External credits: Ekayasa.Design

Kevin figures it out and manages to measure the width of the base of the lighthouse. Also, he measures the width and height of the scale model with the tape measure.

Scale Model | Lighthouse | |
---|---|---|

Width | $10cm$ | $5.25m$ |

Height | $30cm$ | $?$ |

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In a scale model, the ratio of a linear measurement on the model to the corresponding linear measurement on the actual object is always the same.

Let $x$ be the height of the lighthouse. In a scale model, the ratio of a linear measurement on the model to the corresponding linear measurement on the actual object is always the same. This leads to writing the following equation.
The height of the lighthouse is $15.75$ meters. Kevin is ready to enter the lighthouse.

$actual→model→ 5.25m10cm =x30cm ←actual←model $

The height of the lighthouse can be found by solving the previous equation for $x.$
$5.2510 =x30 $

CrossMult

Cross multiply

$10x=5.25⋅30$

Multiply

Multiply

$10x=157.5$

DivEqn

$LHS/10=RHS/10$

$x=10157.5 $

CalcQuot

Calculate quotient

$x=15.75$

Discussion

The length scale factor of a scale drawing or scale model is the ratio of a length on the drawing or model to the corresponding actual length where both lengths have the *same* units of measure.

$Length scale factor=Actual lengthLength on model $

Example

At the top of the lighthouse, Kevin finds a blueprint of his room and a scale model of his house shed. He understands that he must return home.
Kevin uses the tape measure and finds that his bed is $1.80$ meters long. He then goes to the backyard and measures the width of the shed. It is $4.50$ meters wide. What is the pin of the padlock? ### Hint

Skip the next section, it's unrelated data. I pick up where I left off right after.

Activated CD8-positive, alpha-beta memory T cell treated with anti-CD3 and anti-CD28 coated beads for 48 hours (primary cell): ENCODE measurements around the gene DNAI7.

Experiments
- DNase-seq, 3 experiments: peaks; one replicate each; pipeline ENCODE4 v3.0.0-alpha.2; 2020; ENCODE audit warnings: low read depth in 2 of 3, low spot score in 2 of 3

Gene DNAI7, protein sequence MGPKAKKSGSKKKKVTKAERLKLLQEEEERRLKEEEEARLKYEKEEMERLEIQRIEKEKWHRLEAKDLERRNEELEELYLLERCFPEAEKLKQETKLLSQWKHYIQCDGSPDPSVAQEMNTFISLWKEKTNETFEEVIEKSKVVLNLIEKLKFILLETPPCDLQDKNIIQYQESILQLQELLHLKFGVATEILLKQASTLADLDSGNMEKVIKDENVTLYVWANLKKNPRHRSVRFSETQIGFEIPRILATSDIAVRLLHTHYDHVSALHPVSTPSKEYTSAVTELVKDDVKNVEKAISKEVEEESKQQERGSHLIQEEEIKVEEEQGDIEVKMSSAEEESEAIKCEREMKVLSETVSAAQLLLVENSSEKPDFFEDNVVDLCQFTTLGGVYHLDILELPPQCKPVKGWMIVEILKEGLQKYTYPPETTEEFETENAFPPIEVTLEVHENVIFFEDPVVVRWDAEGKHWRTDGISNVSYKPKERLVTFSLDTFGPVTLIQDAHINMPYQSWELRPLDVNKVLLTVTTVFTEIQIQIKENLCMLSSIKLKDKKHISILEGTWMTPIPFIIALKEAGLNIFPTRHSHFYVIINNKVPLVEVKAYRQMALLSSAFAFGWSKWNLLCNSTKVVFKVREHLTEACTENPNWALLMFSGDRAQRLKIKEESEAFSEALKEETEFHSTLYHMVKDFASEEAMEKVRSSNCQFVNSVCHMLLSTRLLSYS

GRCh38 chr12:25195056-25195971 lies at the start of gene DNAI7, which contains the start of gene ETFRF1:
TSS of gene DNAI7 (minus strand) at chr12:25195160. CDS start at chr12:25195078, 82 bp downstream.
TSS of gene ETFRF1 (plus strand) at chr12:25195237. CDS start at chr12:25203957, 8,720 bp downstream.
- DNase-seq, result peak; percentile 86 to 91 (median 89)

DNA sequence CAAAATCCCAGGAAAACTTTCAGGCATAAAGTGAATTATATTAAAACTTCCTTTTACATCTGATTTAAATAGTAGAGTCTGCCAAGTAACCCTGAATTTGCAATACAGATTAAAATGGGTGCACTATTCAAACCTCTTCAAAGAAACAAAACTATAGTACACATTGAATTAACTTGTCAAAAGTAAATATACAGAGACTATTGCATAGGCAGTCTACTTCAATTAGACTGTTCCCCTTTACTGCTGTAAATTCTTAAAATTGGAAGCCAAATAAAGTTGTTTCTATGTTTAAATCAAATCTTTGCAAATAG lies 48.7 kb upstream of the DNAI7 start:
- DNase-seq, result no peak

### Solution

Before finding the length scale factor, all the dimensions should be written with the same units of measure. Use the fact that $1$ meter is the same as $100$ centimeters to convert $1.80$ meters to centimeters.

As before, write all the dimensions using the same units of measure.
The pin to open the padlock is $13.$

In his room, Kevin finds a chest closed with a padlock. The pin to open it is $156$ times the sum of the length scale factors of the blueprint and the scale shed.

External credits: juicy_fish

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Be sure all the dimensions are written with the same units of measure before finding the length scale factor.

The length scale factor of the blueprint is the ratio of a dimension on the blueprint to the corresponding actual dimension. The dimensions of the bed on the blueprint are written on its side. Additionally, Kevin measured his actual bed length.